23 Comments

  1. Marc A. Pelletier said,

    July 11, 2008 @ 8:36 am

    ” […] his teacher perceived his enthusiasm for unscheduled discoveries, expressed in idiosyncratic terminology, as distracting and even disruptive”

    Is it just me or should this teacher be given a severe beating? That kid displays analytical reasoning, inquisitiveness and insight and a teacher considers that disruptive? He should have been given the usual terminology, congratulated, and encouraged to continue his explorations!

    More on topic, it’s obvious the Pirahã do not particularly care about cardinals; discoveries such as those would be culturally set aside as uninteresting or unimportant. This would inevitably end up as a lack of terminology for numerical properties (and with methods to cope with numbers in general).

    I’m not sure why some linguists are so attached to the Worf-Sapir hypothesis — this whole Pirahã thing is considerably easier to explain by positing that the lack of interest or ability with numerical tasks causes the lack of vocabulary and syntax to describe them than vice-versa!

  2. [links] Belated link salad for a Friday | jlake.com said,

    July 11, 2008 @ 9:59 am

    […] The cognitive technology of numbers — “Cognitive technology.” Wow. What a concept. […]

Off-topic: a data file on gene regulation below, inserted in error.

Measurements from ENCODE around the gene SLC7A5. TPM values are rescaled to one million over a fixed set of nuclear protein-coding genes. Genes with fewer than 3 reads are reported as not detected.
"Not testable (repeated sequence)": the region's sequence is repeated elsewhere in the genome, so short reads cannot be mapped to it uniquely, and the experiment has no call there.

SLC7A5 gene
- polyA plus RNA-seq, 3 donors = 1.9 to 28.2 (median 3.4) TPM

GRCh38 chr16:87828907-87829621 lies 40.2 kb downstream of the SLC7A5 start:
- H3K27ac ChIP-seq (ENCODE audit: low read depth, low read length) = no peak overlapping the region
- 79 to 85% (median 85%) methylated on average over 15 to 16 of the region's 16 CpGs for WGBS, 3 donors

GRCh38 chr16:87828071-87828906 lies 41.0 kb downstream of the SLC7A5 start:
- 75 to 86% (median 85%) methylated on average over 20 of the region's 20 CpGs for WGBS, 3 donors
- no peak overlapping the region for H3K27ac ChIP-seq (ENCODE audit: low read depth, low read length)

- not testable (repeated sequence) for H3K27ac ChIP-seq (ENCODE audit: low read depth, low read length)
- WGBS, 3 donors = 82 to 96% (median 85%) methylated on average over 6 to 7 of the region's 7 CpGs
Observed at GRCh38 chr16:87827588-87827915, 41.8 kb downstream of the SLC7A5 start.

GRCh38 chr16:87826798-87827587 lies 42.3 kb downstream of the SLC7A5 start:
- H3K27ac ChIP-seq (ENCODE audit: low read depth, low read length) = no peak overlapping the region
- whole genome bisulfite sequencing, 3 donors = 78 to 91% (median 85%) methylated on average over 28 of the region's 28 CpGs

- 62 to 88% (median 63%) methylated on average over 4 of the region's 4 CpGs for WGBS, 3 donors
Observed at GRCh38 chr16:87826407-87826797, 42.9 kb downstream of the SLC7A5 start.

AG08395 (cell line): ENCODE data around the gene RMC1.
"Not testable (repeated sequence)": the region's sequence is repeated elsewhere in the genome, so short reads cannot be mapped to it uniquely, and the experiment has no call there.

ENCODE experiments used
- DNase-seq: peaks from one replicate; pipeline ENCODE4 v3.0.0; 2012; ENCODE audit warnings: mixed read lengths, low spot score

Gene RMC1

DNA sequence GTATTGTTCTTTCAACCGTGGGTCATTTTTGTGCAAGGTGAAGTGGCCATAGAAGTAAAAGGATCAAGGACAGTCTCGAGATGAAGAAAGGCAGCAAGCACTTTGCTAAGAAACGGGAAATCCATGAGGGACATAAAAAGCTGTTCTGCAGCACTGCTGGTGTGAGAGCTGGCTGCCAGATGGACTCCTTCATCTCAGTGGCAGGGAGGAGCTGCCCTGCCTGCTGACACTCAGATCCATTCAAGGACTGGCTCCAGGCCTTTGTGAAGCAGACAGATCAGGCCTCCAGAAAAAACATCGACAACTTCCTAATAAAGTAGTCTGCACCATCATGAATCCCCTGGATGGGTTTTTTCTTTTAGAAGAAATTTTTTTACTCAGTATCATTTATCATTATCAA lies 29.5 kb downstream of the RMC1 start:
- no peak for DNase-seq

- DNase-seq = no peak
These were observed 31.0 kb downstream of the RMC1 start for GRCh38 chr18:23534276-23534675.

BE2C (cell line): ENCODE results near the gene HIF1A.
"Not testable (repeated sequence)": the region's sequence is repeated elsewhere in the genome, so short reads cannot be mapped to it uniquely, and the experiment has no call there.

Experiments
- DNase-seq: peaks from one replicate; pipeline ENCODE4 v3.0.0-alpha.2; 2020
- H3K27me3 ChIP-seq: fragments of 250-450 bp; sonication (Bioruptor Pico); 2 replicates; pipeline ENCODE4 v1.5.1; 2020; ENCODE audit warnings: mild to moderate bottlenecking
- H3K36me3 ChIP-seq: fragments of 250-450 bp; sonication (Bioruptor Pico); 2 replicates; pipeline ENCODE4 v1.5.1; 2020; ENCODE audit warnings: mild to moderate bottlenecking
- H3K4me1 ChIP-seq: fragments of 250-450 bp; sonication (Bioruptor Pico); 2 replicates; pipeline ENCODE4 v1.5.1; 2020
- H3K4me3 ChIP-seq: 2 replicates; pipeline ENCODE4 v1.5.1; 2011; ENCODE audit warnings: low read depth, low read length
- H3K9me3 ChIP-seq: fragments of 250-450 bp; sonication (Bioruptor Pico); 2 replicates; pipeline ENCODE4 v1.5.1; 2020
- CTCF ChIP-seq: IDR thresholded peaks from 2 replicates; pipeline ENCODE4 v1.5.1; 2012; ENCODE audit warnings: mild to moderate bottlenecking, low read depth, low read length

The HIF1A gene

3. John Cowan said,

    July 11, 2008 @ 11:32 am

    I’m not sure the question is so backwards, historically considered, as all that. Granted that the Australian semi-numerates might have split from the rest of the human stock before the invention of robust numbering systems, this surely cannot be true of the Pirahã. Their remote ancestors must have had a numbering system, which raises two questions: Why did they lose it? Why did they lose all interest in reacquiring one (as the Australians did when the English arrived)?

  4. Martin said,

    July 11, 2008 @ 11:46 am

    Is it really so different for a language to not encode number when there exist languages that don’t encode gender? Or what about the “exactness” of Chinese measure words that is not found in other languages? Can this be an example of Principles and Parameters — that there’s a switch for whether a language will encode for exact number?